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What Is Polymer Concrete?

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  • Written By: Paul Scott
  • Edited By: R. Halprin
  • Last Modified Date: 29 August 2014
  • Copyright Protected:
    2003-2014
    Conjecture Corporation
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Polymer concrete is a concrete type that features a polymer binding compound as a partial or complete replacement for conventional cement. The polymers used in polymer concrete are typically thermoset resins added during mixing or applied by various methods to the surface of cured concrete. The aggregate component of these concrete mixtures must also be of a high quality with no residual dust, moisture or contaminants which can adversely affect the aggregate/polymer bond. The benefits of polymer concrete include a high degree of thermal stability and mechanical strength as well as improved resistance to chemical attack and water intrusion. The disadvantages of the product includes toxicity, combustibility, and volatility of the polymers and catalysts.

Conventional concrete mixes are a combination of a cementitious binder, fine and coarse aggregates, and various other chemical additives when required. When water is included in the mixture, the cementitious component undergoes a process known as hydration that causes it to bond to the aggregates and forming a rock hard and robust material. The cementitious binders in conventional concrete mixtures are typically Portland cement or fly ash. The fine aggregates in standard mixtures are generally various grades of sand with the coarse aggregates being gravel or crushed granite and limestone. Common chemical additives to general concrete mixes include plasticizing agents, pigments, corrosion inhibitors, and process accelerators or retardants.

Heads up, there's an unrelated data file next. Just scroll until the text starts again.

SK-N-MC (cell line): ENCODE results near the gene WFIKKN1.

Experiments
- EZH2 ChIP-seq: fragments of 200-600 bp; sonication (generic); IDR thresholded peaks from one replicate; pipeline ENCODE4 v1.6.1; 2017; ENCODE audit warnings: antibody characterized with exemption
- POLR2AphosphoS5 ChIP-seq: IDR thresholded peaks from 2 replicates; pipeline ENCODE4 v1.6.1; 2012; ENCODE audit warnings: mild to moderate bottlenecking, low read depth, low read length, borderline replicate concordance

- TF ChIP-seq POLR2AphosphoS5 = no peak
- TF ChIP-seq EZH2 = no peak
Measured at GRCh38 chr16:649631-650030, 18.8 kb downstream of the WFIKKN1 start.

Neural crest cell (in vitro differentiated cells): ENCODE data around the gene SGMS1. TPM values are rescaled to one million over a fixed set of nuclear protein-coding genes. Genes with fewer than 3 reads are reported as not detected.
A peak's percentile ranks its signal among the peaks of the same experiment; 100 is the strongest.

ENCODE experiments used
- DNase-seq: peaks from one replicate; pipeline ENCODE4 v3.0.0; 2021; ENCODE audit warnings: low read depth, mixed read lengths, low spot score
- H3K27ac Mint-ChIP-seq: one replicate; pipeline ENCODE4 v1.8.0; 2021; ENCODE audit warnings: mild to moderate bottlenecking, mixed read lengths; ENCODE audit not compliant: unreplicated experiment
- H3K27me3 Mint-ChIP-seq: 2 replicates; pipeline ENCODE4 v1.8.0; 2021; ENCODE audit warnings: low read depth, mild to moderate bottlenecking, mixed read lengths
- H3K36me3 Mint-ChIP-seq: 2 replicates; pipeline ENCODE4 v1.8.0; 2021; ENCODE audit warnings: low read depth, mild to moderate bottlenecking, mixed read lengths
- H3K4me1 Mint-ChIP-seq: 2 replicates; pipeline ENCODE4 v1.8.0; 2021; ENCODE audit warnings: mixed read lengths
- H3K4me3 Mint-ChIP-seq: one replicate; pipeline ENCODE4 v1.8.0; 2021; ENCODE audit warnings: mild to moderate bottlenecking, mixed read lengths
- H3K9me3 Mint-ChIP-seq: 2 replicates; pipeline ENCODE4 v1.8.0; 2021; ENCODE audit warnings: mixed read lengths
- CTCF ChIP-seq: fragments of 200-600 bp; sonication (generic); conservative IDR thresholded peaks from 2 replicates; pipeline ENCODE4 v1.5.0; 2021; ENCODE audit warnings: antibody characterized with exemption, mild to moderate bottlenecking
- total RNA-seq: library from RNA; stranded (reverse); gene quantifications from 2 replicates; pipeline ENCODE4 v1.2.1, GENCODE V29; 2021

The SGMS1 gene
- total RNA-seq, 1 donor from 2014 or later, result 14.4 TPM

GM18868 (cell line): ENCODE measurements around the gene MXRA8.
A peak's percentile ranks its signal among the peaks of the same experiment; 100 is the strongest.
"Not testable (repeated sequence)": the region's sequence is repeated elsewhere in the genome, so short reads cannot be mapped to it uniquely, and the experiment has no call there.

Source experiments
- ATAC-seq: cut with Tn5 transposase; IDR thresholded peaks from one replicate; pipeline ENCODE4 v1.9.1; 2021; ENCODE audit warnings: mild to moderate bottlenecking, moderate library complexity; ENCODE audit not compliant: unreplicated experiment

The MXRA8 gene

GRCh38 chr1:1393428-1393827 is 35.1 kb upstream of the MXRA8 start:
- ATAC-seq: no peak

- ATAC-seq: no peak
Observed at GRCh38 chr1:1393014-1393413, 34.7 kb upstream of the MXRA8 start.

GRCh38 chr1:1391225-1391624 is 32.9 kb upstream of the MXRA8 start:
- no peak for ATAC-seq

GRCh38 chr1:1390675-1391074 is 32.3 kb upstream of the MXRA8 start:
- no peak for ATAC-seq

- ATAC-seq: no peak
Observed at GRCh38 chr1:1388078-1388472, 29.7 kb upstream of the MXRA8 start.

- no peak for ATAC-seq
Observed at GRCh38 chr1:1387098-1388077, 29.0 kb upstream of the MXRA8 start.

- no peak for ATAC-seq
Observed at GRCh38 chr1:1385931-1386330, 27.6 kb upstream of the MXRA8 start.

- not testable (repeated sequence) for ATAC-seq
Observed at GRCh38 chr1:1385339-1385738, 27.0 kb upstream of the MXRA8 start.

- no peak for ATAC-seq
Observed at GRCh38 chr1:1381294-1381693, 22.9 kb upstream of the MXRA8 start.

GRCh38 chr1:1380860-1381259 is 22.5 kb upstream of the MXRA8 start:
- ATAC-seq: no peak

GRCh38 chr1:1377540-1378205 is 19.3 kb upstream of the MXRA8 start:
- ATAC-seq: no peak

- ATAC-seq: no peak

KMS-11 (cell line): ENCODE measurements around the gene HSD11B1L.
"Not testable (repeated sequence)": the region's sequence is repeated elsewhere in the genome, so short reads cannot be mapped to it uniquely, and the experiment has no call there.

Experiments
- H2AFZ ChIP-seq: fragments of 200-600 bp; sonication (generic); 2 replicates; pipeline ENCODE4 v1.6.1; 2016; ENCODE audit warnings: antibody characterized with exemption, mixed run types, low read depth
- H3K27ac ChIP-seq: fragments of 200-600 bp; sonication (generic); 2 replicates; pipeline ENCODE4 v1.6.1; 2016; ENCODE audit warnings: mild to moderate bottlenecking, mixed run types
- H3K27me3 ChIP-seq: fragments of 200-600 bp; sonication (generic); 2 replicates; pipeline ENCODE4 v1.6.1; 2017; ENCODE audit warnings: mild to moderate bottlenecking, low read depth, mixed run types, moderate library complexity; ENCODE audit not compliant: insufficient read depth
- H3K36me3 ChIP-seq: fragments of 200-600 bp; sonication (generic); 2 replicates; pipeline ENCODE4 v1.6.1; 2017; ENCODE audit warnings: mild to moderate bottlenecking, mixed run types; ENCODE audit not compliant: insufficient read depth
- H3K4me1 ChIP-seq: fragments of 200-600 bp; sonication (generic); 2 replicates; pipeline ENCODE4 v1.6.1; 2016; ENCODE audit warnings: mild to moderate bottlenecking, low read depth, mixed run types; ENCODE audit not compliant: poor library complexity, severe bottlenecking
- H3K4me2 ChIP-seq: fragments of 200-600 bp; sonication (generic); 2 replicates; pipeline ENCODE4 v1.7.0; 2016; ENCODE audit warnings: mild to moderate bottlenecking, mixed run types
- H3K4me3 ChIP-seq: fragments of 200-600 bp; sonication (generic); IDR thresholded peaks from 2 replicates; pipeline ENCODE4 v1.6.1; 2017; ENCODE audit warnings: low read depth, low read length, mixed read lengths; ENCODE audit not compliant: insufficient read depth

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The mixes that produce polymer concrete are similar to conventional types with the exception of the use of thermosetting resins as complimentary components or replacements for cement or fly ash. Aggregates in these polymer concretes also have to be of a higher quality than those used in conventional mixtures as any traces of dust, moisture or other contaminants may prevent bonding between the polymer and the aggregates. The use of polymer as a binder in polymer concrete lends the cured product a number of unique beneficial characteristics. These include improved structural strength, improved resistance to water penetration, good chemical resistance, and excellent thermal stability.

Polymers can also be used to treat cured concrete and resulting in a product known as polymer impregnated concrete. In this process, the concrete surfaces are exposed to vacuum pressure or ultrasonic vibration impregnation with resins such as methylmethacrylate (MMA). After the resins have penetrated the concrete surface, the polymerization process is completed by thermal or microwave exposure. This method produces concrete that exhibits similar improvements in durability and strength as the premixed versions. Although highly beneficial, the use of polymers in the production of concrete products should be approached with caution because the polymers and catalysts may be combustible, volatile, and toxic.

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